It's a rainy day, so you stick out your tongue to catch a sip of nature's hydration. As the misty air hits your taste buds, millions of tiny soil bacteria suddenly cry out in terror and are suddenly silenced.
Gif: Gizmodo/Joung et al. Nature Communications
Thanks to the dirt beneath your feet, you just committed mass murder in your quest to taste the rain. Soil is one of the most vital substances on Earth; a digestive stew where trillions upon trillions of microorganisms break down plants and animals into tiny molecules, recycling their nutrients so that the circle of life can churn on.
But being a denizen of the dirt is not without hazard. For every raindrop that hits the ground, up to thousands of bacteria are catapulted into the air, trapped inside tiny beads of water. Some of these unwitting aeronauts fall right back to Earth, but other bacteria are swept skyward, potentially moving vast distances before finding a new home, according to Cullen Buie, a mechanical engineer at the Massachusetts Institute of Technology who has spent years studying the surprisingly beautiful physics of rainfall.
Buie's latest work, published this week in Nature Communications, finds that light rainstorms could be catapulting bacteria into the air en masse. If that sounds astoundingly esoteric and a little unsettling, just know that the discovery could have applications in everything from agricultural pest control to understanding the spread of infectious diseases.
It all started a few years back, when Buie and his colleagues used high-speed cameras to visualise raindrops striking a porous surface. They observed that when water droplets fall at speeds similar to those of a light rain, they trap tiny bubbles upon impact. Those bubbles then burst, releasing a cloud of even smaller water particles, called aerosols. "When you pour yourself a soda, you see that fizz, above the surface," Buie told Gizmodo. "That's the same process, only with CO2 bubbles bursting and releasing kinetic energy."
This initial study garnered a fair amount of attention when it was published back in 2015 — not because of the public's deep interest in the physics of water droplets, but because it helped explain another phenomenon: that earthy aroma that hits your nose after a rainstorm. Buie and his colleagues hypothesized that this familiar scent, called petrichor, is the result of aromatic compounds from plants and soil bubbling skyward in the champagne-like effervescence of a rainstorm.
"After we published that [study], a researcher in the UK asked if we'd ever looked at bacteria," Buie said. "This person was familiar with a tropical disease caused by a soil bacteria, and they'd found that after rainfall, this disease had a higher prevalence."
"We were inspired by their work," to take a closer look, he added.
To see whether rainfall disperses bacteria the same way it disperses other molecules, Buie and his colleagues conducted a series of experiments, dropping water at varying speeds on soils with different levels of sand and clay, spiked with three species of bacteria marked with fluorescent tags. Sampling plates positioned above the surface were used to catch any aerosols, including bacteria, which were then examined under microscopes, and cultivated in petri dishes.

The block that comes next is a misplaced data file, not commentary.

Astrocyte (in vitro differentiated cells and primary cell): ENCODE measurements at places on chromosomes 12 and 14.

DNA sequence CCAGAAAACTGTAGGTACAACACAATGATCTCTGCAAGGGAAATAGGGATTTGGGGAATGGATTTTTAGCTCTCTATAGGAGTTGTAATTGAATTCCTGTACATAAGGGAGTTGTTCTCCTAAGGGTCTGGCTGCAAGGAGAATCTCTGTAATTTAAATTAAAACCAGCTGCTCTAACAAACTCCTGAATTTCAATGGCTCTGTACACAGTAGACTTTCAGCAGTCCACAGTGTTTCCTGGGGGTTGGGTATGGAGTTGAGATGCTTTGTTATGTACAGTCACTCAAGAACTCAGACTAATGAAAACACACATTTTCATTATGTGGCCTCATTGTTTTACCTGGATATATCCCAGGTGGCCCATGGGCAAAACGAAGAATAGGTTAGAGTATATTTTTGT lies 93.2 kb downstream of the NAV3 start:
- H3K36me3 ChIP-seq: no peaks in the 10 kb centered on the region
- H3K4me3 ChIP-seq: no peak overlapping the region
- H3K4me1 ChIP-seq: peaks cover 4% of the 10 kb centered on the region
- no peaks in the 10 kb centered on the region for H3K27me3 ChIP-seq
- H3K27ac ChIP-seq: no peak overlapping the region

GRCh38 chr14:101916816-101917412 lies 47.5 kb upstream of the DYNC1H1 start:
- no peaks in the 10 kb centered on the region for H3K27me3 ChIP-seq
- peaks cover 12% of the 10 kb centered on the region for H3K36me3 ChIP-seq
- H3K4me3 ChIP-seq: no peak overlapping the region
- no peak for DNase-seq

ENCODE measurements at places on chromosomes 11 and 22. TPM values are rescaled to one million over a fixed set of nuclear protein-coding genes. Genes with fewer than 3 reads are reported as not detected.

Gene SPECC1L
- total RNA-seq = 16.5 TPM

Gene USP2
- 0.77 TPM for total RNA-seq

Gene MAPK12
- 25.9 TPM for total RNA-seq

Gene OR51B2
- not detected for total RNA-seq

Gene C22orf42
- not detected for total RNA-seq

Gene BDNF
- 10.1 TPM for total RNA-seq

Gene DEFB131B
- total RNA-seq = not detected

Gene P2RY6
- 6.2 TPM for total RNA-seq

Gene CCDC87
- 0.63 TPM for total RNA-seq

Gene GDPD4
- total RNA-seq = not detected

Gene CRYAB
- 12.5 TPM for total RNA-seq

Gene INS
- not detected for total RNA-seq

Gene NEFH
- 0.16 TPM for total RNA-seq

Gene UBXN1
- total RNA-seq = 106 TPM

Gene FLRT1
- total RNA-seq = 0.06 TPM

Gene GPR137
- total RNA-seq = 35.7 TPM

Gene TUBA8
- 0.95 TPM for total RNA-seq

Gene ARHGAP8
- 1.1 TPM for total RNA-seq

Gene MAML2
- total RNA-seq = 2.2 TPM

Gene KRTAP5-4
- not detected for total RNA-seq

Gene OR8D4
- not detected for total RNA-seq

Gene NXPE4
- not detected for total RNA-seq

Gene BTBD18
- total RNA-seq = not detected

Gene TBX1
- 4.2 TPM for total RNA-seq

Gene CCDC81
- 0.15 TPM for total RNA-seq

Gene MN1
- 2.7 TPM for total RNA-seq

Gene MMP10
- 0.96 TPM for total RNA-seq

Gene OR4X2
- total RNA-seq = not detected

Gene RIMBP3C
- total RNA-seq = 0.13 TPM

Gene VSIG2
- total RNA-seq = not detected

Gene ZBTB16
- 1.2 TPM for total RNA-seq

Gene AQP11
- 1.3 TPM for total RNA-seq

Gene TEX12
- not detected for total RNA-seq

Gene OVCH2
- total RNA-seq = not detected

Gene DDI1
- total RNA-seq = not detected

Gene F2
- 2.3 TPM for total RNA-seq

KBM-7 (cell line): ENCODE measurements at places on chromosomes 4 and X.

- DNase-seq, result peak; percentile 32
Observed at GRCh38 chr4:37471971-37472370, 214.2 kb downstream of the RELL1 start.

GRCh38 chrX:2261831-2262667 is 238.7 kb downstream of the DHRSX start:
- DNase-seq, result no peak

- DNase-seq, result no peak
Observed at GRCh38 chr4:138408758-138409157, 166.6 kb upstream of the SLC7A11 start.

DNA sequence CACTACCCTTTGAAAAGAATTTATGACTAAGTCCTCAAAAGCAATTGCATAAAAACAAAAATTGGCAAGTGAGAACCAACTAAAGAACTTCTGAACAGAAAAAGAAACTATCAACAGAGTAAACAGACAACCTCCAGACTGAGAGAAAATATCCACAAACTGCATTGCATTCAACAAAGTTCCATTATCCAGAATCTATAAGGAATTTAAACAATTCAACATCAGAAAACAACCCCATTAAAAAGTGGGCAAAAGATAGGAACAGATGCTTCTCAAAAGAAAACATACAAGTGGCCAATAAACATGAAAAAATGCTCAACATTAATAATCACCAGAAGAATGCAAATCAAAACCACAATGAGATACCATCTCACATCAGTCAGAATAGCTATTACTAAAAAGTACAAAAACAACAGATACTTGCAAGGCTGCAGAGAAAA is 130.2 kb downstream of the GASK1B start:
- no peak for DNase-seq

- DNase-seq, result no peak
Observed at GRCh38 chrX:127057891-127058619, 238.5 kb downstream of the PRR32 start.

The researchers wanted to see whether bacteria survived the ordeal of being catapulted into the air. Most of the time, they did.
"We found that after an hour, many microbes were still cultivable," Buie said. "If they were swept into the wind for an hour, they could land in a new location and colonise that surface." Extrapolating from his results, Buie estimates that rainfall could be responsible for kicking up 800,000 trillion soil bacteria into the sky ever year, which is not too far from one astronomer's estimate of the number of stars in the observable universe.
The next step is figuring out how far airborne bacteria travel in nature, and plugging this information into models to solve problems. In addition to understanding how tropical diseases spread, Buie hopes agricultural researchers might use his insights to figure out the best ways to quarantine pest-infected plants. Other scientists not involved with the study think Buie's discovery is pretty darn cool.
"This is an excellent work in all its experimental and discussion aspects," Alexander Laskin, environmental scientist at Pacific Northwest National Laboratory told Gizmodo in an email. "The significance of this mechanism at regional and global scales need to be addressed in future studies."
"The shear number of cells estimated to be transferred by this rain-induced bubble-bursting mechanism is noteworthy and highlights the need to better understand both the aerosol formation and its eventual fate," James Bird, a fluid dynamics researcher at Boston University added.
Perhaps the most salient takeaway for the average person, however, is the simple recognition that a rainstorm doesn't just nourish the Earth — it seeds the air with life, too.